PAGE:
Sebastian Korda achieved his latest career milestone at the Miami Open, where the 20-year-0ld American reached his first Masters 1000 quarterfinal.

"This week showed me that I can keep up and play with the biggest names in tennis," he said following a defeat to in-form Russian Andrey Rublev on Thursday.

Though his meteoric rise began in earnest last fall when he qualified for Roland Garros and made it into the second week, the former junior Australian Open champion and son of two elite tennis players—1998 Australian Open champion Petr Korda and former world No. 26 Regina Rajchrtova—has been seemingly destined for stardom, particularly since he made eight-time major champion Andre Agassi his mentor.


"We have a really special relationship together," he said after scoring a first career Top 10 win over Diego Schwartzman. "He's a special person to me. He really helps my game, especially mentally and seeing the court and certain situations when I showed what I shouldn't be doing.

"He's a great guy. He's a really positive person around me, and I love positivity."

Korda's pre-season training bloc spent with Agassi in Las Vegas is looked at as an obvious turning point towards his 2021 success, having started the year ranked outside the Top 100 and is now tentatively set to earn his latest career-high ranking of No. 64 on Monday. Agassi was also on call alongside his father and Dean Goldfine, his USTA coach, to help him prepare to play Schwartzman, who he ultimately overcame in three physical sets.

"It was really special to kind of meet him and to pick at his brain a little bit. We went to a lot of dinners and we spent a lot of time together.

"He's a special person to me. He's been a super big help for me and my mentality on court."

Korda has also benefitted from advice given by Radek Stepanek, another former ATP pro who his father coached just as his young son began to consider switching to tennis from ice hockey.

"My first real tennis memory was when I came here with Radek, and I thought it was the coolest thing because he played Bobby Reynolds first round, and it was like 6-3, 3-6, 6-3, and I thought the scoreline was the coolest thing."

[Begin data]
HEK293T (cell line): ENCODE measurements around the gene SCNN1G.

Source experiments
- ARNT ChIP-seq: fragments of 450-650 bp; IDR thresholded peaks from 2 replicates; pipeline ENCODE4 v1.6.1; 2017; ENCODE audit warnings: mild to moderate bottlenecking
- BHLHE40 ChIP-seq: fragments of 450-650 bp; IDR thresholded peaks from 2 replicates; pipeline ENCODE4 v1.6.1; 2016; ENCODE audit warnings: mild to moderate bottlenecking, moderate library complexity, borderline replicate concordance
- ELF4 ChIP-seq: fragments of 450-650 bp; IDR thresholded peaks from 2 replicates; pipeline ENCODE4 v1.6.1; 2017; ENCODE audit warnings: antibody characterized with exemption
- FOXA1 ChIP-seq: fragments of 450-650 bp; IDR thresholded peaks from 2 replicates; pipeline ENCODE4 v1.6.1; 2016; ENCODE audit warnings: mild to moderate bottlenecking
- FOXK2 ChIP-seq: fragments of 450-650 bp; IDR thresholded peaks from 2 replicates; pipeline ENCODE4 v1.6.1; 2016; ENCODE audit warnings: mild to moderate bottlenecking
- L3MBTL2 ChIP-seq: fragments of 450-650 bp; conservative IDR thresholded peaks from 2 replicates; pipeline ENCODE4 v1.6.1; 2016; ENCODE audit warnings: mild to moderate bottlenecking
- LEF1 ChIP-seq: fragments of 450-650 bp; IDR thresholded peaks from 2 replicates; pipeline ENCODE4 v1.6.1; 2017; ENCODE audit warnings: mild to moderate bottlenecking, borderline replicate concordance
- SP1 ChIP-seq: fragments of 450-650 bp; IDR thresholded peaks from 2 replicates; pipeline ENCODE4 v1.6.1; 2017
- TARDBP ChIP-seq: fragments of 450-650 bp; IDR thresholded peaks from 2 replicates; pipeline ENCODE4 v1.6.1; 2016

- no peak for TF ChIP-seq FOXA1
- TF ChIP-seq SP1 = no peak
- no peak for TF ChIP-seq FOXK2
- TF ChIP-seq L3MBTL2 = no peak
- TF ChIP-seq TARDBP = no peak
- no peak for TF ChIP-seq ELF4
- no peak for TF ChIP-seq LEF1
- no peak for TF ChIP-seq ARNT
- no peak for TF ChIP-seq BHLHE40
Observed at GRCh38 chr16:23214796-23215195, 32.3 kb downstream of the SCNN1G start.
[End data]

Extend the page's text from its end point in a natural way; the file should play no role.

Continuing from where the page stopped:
Stepanek actually won 7-5, 6-7 (3), 6-2, but beyond the numbers, Korda calls Stepanek a brother—no idle compliment from one brought up in a family so close, he hashtags them as the #Kordashians on social media. When his sisters joined the LPGA golf tour, father Petr famously served as eldest Jessica's caddy at the 2008 US Open.


The former ATP world No. 2 plays a similarly important role when it comes to "Sebi's" career.

"I mean, he's still my dad," said the youngest of the Korda family. "He has a big say in a lot of the things that I do, and I try to listen as much as I can. I mean, my dad is still the main guy on my team. He still kind of controls and overlooks everything.

"I think the way that we're doing everything is the right way for me, and it might not be the right way for someone else, but I love the way that my dad does things and how he thinks. He thinks completely different, schedule-wise and playing time and all this, compared to everyone else. So we have a really good set-up going, and hopefully we can keep doing it and keep going in the right direction."


In the years to come, both Agassi and his father will undoubtedly occupy major real estate in Korda's origin story, but the youngster was clear in crediting his mental game to mother Regina, who twice reached the second week of the US Open.

"I think ever since I was a kid my mom was really big into kind of having a poker face on court and not showing any negative emotions. Obviously positive emotions are always great, but I think my mom was really big on that.

"I have her to thank for that, because I think it's a really big strength for me that the opponent doesn't really know what's happening on the other side of the court. I try to use it to my favor."

Korda, whose Miami campaign included a quarterfinal run in doubles with Michael Mmoh, next heads to the European clay swing, where the family vibes will remain strong as he attempts to build on his French Open breakthrough.

"Both my parents, they are European and kind of our whole family is European, so being in Europe is like home for me basically. If I have to spend a lot of time there, I'm fine with it."

Korda credits 
family, Agassi 
after Miami run

Korda credits family, Agassi after Miami run